The school board assumes low attendance by Natives at meetings is due to a lack of interest. But Wolcott said that is not so. Describing herself as a very involved parent, she signed up to help in her son’s classroom. When she got there she was ignored by the other mothers. “I just sat in the back by myself.” Wolcott struggled for two years to keep her son in the public school, which was just around the block from her house. But by second grade, she pulled him out.
When Wolcott tried to help the school board see how they were alienating the parents, one school board member reportedly “threw back her head and laughed. She said, ‘It’s a school! How could anyone feel uncomfortable.’”
Wolcott recounted, “They ask why parents don’t attend meetings and conferences, and then when we tell them, they laugh. If they are going to ask a question, they have to at least respect the answer.”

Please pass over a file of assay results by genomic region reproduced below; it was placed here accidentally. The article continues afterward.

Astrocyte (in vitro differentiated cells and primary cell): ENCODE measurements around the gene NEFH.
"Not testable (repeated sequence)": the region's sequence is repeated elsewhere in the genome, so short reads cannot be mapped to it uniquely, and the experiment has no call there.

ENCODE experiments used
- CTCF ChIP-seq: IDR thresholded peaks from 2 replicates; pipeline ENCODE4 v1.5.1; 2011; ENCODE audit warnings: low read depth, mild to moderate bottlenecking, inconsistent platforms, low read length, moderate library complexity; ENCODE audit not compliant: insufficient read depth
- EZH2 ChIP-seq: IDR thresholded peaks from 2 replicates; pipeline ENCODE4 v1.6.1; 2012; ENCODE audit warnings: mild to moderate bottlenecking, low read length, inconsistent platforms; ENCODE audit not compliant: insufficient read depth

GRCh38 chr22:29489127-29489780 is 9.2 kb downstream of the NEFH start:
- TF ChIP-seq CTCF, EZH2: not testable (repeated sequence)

Johnson notes there are very few Native employees, teachers or administrators in the school. Native education experts like Nicole Bowman of Bowman Performance Consulting say having Native role models in the school is critical. In assessing a school, Bowman said, “I look for Native American employees. I listen and observe interpersonal and communication styles, cultural knowledge, a contemporary programming policy as simple as having elders or traditional teachers work side by side with the non-Native staff.”
The district employs non-Native teachers who have worked in tribal schools, noting that those teachers will be more sensitive towards Native students, and that Native teachers have not applied for teaching or administrative positions. The response to the complaint does not say they recruit Native teachers or administrators, as the Rapid City School District does.
In sports, most teams consist of 35 percent Native students, which is impressive compared to many other South Dakota schools. Still, Johnson notes that doesn’t reflect the 55 to 60 percent Native enrollment in the schools. “Until Native Americans are more fairly represented on the school board, they will never get Native American culture in the school,” said Cory Christofferson, school board director of the Warwick Public School in North Dakota.
The district says the last time they attended cultural training was in 2005.